{"schema":{"type":"string","optional":false},"payload":"foo"} {"schema":{"type":"string","optional":false},"payload":"bar"}

And, if we have a look at the folder $CONFLUENT_HOME, we can see that a file test.sink.txt was created here:

cat $CONFLUENT_HOME/test.sink.txt foo bar

As the sink connector extracts the value from the payload attribute and writes it to the destination file, the data in test.sink.txt has the content of the original test.txt file.

Now let's add more lines to test.txt.

When we do, we see that the source connector detects these changes automatically.

We only have to make sure to insert a newline at the end, otherwise, the source connector won't consider the last line.

At this point, let's stop the Connect process, as we'll start Connect in distributed mode in a few lines.

6. Connect's REST API

Until now, we made all configurations by passing property files via the command line. However, as Connect is designed to run as a service, there is also a REST API available.

By default, it is available at //localhost:8083. A few endpoints are:

  • GET /connectors – returns a list with all connectors in use
  • GET /connectors/{name} – returns details about a specific connector
  • POST /connectors – creates a new connector; the request body should be a JSON object containing a string name field and an object config field with the connector configuration parameters
  • GET /connectors/{name}/status – returns the current status of the connector – including if it is running, failed or paused – which worker it is assigned to, error information if it has failed, and the state of all its tasks
  • DELETE /connectors/{name} – deletes a connector, gracefully stopping all tasks and deleting its configuration
  • GET /connector-plugins – returns a list of connector plugins installed in the Kafka Connect cluster

The official documentation provides a list with all endpoints.

We'll use the REST API for creating new connectors in the following section.

7. Kafka Connect in Distributed Mode

The standalone mode works perfectly for development and testing, as well as smaller setups. However, if we want to make full use of the distributed nature of Kafka, we have to launch Connect in distributed mode.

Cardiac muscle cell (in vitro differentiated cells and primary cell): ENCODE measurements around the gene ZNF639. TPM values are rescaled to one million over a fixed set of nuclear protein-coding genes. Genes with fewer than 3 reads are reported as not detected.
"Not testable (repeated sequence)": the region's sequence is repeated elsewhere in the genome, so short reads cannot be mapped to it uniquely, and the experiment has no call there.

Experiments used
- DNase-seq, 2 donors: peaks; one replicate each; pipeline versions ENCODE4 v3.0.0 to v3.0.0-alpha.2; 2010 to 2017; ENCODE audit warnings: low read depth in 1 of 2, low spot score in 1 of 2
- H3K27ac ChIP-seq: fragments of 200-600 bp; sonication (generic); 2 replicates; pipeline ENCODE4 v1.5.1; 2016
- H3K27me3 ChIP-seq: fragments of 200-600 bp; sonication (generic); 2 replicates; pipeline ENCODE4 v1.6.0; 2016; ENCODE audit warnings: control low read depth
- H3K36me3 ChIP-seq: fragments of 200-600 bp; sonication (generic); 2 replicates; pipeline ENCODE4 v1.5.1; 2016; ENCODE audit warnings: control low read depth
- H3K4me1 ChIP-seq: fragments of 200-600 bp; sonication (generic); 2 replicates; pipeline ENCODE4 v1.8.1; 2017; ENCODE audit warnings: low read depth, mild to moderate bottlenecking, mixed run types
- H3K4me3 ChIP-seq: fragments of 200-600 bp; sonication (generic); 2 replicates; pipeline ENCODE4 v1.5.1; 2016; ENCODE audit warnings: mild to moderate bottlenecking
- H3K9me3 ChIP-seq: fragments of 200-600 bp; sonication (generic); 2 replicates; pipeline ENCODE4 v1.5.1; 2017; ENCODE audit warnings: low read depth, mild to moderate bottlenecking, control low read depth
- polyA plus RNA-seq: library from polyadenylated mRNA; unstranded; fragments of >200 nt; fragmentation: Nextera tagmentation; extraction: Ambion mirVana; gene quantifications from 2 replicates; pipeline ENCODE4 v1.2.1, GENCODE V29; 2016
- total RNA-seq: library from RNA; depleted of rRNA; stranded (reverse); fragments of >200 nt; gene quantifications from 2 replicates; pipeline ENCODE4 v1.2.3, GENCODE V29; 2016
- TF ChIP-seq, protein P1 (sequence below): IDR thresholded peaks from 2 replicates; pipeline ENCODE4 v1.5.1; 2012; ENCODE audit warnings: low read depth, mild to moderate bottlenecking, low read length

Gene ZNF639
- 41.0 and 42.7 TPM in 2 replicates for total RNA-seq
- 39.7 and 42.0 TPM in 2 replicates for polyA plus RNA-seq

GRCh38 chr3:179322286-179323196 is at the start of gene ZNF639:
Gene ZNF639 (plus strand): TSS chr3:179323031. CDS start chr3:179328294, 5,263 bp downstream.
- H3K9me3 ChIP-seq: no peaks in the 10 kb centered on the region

By doing so, connector settings and metadata are stored in Kafka topics instead of the file system. As a result, the worker nodes are really stateless.

7.1. Starting Connect

A reference configuration for distributed mode can be found at $CONFLUENT_HOME/etc/kafka/connect-distributed.properties.

Parameters are mostly the same as for standalone mode. There are only a few differences:

  • group.id defines the name of the Connect cluster group. The value must be different from any consumer group ID
  • offset.storage.topic, config.storage.topic and status.storage.topic define topics for these settings. For each topic, we can also define a replication factor

Again, the official documentation provides a list with all parameters.

We can start Connect in distributed mode as follows:

$CONFLUENT_HOME/bin/connect-distributed $CONFLUENT_HOME/etc/kafka/connect-distributed.properties

7.2. Adding Connectors Using the REST API

Now, compared to the standalone startup command, we didn't pass any connector configurations as arguments. Instead, we have to create the connectors using the REST API.

To set up our example from before, we have to send two POST requests to //localhost:8083/connectors containing the following JSON structs.

First, we need to create the body for the source connector POST as a JSON file. Here, we'll call it connect-file-source.json:

{ "name": "local-file-source", "config": { "connector.class": "FileStreamSource", "tasks.max": 1, "file": "test-distributed.txt", "topic": "connect-distributed" } }